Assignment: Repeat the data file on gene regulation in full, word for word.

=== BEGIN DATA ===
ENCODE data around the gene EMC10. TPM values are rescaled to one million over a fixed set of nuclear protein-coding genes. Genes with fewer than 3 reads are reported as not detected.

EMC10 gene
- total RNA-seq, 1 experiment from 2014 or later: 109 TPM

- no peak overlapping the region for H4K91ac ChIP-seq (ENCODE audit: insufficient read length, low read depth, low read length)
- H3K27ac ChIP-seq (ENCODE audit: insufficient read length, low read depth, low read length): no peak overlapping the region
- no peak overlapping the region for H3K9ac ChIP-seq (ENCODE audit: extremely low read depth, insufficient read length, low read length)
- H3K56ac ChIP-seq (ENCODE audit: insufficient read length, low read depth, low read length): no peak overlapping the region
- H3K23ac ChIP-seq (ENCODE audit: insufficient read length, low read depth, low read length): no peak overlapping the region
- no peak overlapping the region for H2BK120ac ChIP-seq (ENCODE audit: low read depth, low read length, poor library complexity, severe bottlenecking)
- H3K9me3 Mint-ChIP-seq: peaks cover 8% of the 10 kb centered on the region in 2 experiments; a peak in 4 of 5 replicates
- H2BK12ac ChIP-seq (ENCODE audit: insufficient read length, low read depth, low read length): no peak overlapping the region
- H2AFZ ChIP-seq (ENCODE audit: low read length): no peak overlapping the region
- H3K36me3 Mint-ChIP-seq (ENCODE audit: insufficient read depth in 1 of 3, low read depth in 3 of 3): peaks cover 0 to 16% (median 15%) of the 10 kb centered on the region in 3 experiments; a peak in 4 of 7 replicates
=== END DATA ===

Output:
ENCODE data around the gene EMC10. TPM values are rescaled to one million over a fixed set of nuclear protein-coding genes. Genes with fewer than 3 reads are reported as not detected.

EMC10 gene
- total RNA-seq, 1 experiment from 2014 or later: 109 TPM

- no peak overlapping the region for H4K91ac ChIP-seq (ENCODE audit: insufficient read length, low read depth, low read length)
- H3K27ac ChIP-seq (ENCODE audit: insufficient read length, low read depth, low read length): no peak overlapping the region
- no peak overlapping the region for H3K9ac ChIP-seq (ENCODE audit: extremely low read depth, insufficient read length, low read length)
- H3K56ac ChIP-seq (ENCODE audit: insufficient read length, low read depth, low read length): no peak overlapping the region
- H3K23ac ChIP-seq (ENCODE audit: insufficient read length, low read depth, low read length): no peak overlapping the region
- no peak overlapping the region for H2BK120ac ChIP-seq (ENCODE audit: low read depth, low read length, poor library complexity, severe bottlenecking)
- H3K9me3 Mint-ChIP-seq: peaks cover 8% of the 10 kb centered on the region in 2 experiments; a peak in 4 of 5 replicates
- H2BK12ac ChIP-seq (ENCODE audit: insufficient read length, low read depth, low read length): no peak overlapping the region
- H2AFZ ChIP-seq (ENCODE audit: low read length): no peak overlapping the region
- H3K36me3 Mint-ChIP-seq (ENCODE audit: insufficient read depth in 1 of 3, low read depth in 3 of 3): peaks cover 0 to 16% (median 15%) of the 10 kb centered on the region in 3 experiments; a peak in 4 of 7 replicates